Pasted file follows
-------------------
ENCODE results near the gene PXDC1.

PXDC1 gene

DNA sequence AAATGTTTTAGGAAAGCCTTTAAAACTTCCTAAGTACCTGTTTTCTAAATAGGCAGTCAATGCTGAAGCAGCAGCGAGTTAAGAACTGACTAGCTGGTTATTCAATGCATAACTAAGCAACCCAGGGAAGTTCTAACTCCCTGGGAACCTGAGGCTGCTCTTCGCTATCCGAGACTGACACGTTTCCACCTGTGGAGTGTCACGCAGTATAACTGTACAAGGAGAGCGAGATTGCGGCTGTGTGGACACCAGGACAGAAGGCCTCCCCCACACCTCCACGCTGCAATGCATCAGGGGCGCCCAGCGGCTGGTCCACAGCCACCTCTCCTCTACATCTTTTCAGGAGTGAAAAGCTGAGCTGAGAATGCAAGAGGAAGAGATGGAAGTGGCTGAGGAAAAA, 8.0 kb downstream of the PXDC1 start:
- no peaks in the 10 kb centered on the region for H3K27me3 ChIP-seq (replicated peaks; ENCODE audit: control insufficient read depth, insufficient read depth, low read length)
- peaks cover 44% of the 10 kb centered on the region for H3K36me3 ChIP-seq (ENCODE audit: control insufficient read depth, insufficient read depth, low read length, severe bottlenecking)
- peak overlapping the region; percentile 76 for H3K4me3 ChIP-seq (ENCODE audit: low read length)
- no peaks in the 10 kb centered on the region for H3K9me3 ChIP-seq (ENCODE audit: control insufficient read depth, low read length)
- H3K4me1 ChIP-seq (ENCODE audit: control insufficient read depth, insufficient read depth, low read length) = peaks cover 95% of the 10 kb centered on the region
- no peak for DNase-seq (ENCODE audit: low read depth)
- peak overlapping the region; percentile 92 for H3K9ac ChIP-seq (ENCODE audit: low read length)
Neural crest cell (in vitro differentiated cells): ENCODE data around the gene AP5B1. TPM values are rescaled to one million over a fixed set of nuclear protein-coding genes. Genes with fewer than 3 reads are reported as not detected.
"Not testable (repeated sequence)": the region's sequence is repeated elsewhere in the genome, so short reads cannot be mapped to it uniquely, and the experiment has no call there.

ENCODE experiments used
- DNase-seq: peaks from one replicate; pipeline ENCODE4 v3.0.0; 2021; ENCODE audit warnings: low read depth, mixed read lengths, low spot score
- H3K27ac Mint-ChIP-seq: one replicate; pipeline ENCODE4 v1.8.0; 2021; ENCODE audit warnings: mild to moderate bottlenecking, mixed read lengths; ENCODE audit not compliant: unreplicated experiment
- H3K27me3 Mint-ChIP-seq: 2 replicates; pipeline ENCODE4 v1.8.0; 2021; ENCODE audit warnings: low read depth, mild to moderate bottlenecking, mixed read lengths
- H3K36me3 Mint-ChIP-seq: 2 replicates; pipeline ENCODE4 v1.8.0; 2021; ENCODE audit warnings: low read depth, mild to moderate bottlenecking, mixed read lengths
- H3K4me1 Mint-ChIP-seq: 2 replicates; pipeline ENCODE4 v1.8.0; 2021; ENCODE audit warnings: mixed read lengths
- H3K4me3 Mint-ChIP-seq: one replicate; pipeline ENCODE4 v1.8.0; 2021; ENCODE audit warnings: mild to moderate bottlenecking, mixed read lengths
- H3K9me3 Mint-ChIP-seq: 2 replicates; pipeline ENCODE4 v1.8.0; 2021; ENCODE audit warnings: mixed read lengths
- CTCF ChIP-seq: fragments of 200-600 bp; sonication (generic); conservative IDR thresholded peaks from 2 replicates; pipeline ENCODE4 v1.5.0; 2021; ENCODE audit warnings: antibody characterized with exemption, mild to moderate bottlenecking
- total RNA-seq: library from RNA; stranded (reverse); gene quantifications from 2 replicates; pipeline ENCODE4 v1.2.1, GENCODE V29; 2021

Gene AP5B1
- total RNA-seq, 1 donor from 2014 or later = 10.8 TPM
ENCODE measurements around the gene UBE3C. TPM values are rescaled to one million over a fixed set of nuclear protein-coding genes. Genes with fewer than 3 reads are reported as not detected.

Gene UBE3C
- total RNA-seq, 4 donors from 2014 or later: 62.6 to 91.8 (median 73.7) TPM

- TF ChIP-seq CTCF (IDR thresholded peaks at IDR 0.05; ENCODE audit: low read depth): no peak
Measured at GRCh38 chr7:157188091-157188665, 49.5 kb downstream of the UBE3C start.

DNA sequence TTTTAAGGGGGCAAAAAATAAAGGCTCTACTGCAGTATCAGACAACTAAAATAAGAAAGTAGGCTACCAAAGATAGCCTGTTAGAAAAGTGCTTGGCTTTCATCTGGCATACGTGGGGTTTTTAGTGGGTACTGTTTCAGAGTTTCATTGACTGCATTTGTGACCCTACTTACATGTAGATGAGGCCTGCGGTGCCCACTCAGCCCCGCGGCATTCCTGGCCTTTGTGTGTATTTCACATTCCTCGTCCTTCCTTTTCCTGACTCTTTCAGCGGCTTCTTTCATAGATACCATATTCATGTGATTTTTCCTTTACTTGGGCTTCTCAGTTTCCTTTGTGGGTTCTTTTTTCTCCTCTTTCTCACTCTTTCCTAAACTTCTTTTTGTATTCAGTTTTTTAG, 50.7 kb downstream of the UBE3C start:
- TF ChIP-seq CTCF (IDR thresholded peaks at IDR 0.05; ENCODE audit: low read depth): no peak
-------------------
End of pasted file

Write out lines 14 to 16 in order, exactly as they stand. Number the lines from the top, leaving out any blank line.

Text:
- DNase-seq: peaks from one replicate; pipeline ENCODE4 v3.0.0; 2021; ENCODE audit warnings: low read depth, mixed read lengths, low spot score
- H3K27ac Mint-ChIP-seq: one replicate; pipeline ENCODE4 v1.8.0; 2021; ENCODE audit warnings: mild to moderate bottlenecking, mixed read lengths; ENCODE audit not compliant: unreplicated experiment
- H3K27me3 Mint-ChIP-seq: 2 replicates; pipeline ENCODE4 v1.8.0; 2021; ENCODE audit warnings: low read depth, mild to moderate bottlenecking, mixed read lengths